However, empowering locals isn’t simply hiring them as guides, taxi services or using locally sourced food products. Those are the easy and most economical ways to feign an authentic local experience meaning your tour operator might not be benefiting the local economy in the way you think. Partnerships that ensure local economic development through an equal share of profits and capacity-building are good tour operator signs. You might still book through a foreign agency in your home country (sometimes local operators are hard to find!) but look for transparency so that you know what percentage of funds stay in the local economy.
Be aware of group sizes.
Travelling in smaller groups has less impact on the environment and allows for closer interactions with local communities. If your activity is a 50-person hike on a well-trodden path, this type of tourism probably isn’t good for nature.
Instead, travel off-peak when there are fewer people around if you still really want to visit Table mountain in Cape Town or where “Game of Thrones” was filmed in Croatia. Or choose small group tours like ours and meet the medieval wildlife of modern Europe in Romania’s Carpathian Mountains.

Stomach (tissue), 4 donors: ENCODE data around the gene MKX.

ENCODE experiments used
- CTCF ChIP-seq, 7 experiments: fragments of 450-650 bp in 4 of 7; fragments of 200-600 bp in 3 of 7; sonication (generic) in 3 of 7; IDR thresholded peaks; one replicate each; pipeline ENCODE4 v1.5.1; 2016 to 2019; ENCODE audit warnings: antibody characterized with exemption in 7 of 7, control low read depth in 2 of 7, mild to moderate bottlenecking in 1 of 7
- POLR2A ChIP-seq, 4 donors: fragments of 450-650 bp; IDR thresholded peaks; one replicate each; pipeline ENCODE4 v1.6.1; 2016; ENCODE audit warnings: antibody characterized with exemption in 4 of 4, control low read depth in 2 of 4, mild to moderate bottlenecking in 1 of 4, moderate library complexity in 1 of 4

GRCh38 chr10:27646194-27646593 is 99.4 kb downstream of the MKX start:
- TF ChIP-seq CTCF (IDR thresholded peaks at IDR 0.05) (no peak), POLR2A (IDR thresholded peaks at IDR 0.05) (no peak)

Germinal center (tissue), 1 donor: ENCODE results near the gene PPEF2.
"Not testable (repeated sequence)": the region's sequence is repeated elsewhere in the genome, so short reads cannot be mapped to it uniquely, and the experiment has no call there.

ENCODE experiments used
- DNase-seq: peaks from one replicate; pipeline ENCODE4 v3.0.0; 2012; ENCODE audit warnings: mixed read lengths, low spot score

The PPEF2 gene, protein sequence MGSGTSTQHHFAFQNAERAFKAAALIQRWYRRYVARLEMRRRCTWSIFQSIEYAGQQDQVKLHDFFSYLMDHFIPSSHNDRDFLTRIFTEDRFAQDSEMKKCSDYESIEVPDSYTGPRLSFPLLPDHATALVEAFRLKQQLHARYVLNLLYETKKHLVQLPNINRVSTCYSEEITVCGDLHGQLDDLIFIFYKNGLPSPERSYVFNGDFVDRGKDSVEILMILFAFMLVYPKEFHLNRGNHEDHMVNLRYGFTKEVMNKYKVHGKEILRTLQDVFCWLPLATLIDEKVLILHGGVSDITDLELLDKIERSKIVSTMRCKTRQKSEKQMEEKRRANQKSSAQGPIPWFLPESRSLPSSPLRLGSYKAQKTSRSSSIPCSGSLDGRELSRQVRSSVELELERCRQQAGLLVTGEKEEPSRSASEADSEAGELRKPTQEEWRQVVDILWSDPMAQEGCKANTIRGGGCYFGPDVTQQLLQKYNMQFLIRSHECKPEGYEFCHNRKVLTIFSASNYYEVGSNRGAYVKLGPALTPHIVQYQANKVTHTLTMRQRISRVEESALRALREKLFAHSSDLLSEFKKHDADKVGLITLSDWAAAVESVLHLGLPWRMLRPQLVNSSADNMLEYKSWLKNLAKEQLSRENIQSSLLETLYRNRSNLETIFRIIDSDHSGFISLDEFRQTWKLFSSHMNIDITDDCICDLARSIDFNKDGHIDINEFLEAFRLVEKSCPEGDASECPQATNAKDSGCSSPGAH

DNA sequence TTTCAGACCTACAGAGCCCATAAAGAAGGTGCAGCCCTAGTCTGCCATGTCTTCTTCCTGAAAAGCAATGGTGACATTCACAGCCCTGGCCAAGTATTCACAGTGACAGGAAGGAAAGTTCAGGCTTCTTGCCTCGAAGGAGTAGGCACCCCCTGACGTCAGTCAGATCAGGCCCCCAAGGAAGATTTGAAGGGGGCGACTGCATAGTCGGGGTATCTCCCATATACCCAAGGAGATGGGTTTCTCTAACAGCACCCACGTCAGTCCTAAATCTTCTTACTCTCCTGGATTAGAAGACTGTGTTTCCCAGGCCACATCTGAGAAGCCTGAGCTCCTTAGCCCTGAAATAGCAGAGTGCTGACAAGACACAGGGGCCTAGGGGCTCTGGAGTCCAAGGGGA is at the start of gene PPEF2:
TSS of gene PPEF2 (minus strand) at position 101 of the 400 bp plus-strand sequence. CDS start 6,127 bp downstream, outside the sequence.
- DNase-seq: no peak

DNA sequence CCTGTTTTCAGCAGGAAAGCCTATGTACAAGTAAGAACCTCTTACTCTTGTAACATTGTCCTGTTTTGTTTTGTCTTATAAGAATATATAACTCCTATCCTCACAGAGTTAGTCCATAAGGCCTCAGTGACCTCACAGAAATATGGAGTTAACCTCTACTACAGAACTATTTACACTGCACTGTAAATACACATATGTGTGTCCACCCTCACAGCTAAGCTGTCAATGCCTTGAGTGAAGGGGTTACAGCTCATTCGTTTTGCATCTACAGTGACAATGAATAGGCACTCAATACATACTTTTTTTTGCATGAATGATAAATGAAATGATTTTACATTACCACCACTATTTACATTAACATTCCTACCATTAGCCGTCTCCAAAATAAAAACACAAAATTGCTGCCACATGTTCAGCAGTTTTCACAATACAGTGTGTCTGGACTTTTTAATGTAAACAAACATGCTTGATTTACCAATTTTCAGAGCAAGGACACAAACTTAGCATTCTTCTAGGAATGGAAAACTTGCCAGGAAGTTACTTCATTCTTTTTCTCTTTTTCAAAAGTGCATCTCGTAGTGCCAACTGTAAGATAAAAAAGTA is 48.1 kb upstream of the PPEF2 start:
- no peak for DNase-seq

Try to learn something while you’re away.
Even if you are looking for an escape from your daily life, learning in the field on vacation can be fun. Consider this: your adventure is a once in a lifetime opportunity; you are entering a unique microcosm of the planet surrounded by new surroundings and a foreign way of life. It is good to remember that while it all may seem unfamiliar to you, locals call it home. Learning about the environment you are immersed in from Indigenous people can add a new dimension of depth to your surroundings.
Going on tours guided by Indigenous people you are likely to be more engaged and given details that you wouldn’t get on a normal cookie-cutter travel tour. By coming with the mentality of a student that is with a willingness to learn, you can make your trip meaningful both for yourself and local communities. Taking absolute ownership of your adventures and choosing the right tour operator can ensure that your trip is fulfilling and supporting the local economy.
As you wait for travel to resume, consider the impact you want to leave on your next trip. Hopefully, we have proven that it is not rocket science to plan trips where your experience simultaneously benefits local people and their ecosystems. Especially now during the pandemic where global travel restrictions have impacted tourism-reliant economies. At Friends of Wallacea, our tours are 100% locally-owned, generating income, employment, and economic growth opportunities in rural communities worldwide.
We are working on easing your curiosity for adventure by creating smart and responsible travel options at our upcoming South American sites. For more information about supporting community-led-tourism check out this article here.